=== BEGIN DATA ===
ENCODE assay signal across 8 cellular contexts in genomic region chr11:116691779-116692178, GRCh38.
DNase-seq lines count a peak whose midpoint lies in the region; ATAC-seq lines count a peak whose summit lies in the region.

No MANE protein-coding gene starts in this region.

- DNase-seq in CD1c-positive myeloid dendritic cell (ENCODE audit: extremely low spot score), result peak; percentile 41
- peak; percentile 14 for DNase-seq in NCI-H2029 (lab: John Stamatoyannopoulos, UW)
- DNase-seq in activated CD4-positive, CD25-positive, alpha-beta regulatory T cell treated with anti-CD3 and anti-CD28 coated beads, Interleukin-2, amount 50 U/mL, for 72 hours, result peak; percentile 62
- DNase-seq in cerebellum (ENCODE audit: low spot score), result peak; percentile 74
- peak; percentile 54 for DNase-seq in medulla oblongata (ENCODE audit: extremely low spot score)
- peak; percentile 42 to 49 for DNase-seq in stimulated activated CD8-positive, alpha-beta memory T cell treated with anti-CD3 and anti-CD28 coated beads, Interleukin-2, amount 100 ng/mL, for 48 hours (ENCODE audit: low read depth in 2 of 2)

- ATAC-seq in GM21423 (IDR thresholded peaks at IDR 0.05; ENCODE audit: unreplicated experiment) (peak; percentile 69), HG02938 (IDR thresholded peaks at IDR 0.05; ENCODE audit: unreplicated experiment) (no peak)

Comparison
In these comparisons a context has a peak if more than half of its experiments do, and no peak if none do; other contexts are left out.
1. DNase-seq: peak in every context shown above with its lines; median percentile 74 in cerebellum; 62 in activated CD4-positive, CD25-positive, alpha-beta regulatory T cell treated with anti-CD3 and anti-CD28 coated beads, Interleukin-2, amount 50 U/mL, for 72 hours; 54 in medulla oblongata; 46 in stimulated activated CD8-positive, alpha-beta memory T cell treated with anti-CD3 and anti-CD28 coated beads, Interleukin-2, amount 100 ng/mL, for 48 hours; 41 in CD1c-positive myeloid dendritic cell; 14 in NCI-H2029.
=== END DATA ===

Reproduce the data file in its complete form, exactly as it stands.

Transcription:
ENCODE assay signal across 8 cellular contexts in genomic region chr11:116691779-116692178, GRCh38.
DNase-seq lines count a peak whose midpoint lies in the region; ATAC-seq lines count a peak whose summit lies in the region.

No MANE protein-coding gene starts in this region.

- DNase-seq in CD1c-positive myeloid dendritic cell (ENCODE audit: extremely low spot score), result peak; percentile 41
- peak; percentile 14 for DNase-seq in NCI-H2029 (lab: John Stamatoyannopoulos, UW)
- DNase-seq in activated CD4-positive, CD25-positive, alpha-beta regulatory T cell treated with anti-CD3 and anti-CD28 coated beads, Interleukin-2, amount 50 U/mL, for 72 hours, result peak; percentile 62
- DNase-seq in cerebellum (ENCODE audit: low spot score), result peak; percentile 74
- peak; percentile 54 for DNase-seq in medulla oblongata (ENCODE audit: extremely low spot score)
- peak; percentile 42 to 49 for DNase-seq in stimulated activated CD8-positive, alpha-beta memory T cell treated with anti-CD3 and anti-CD28 coated beads, Interleukin-2, amount 100 ng/mL, for 48 hours (ENCODE audit: low read depth in 2 of 2)

- ATAC-seq in GM21423 (IDR thresholded peaks at IDR 0.05; ENCODE audit: unreplicated experiment) (peak; percentile 69), HG02938 (IDR thresholded peaks at IDR 0.05; ENCODE audit: unreplicated experiment) (no peak)

Comparison
In these comparisons a context has a peak if more than half of its experiments do, and no peak if none do; other contexts are left out.
1. DNase-seq: peak in every context shown above with its lines; median percentile 74 in cerebellum; 62 in activated CD4-positive, CD25-positive, alpha-beta regulatory T cell treated with anti-CD3 and anti-CD28 coated beads, Interleukin-2, amount 50 U/mL, for 72 hours; 54 in medulla oblongata; 46 in stimulated activated CD8-positive, alpha-beta memory T cell treated with anti-CD3 and anti-CD28 coated beads, Interleukin-2, amount 100 ng/mL, for 48 hours; 41 in CD1c-positive myeloid dendritic cell; 14 in NCI-H2029.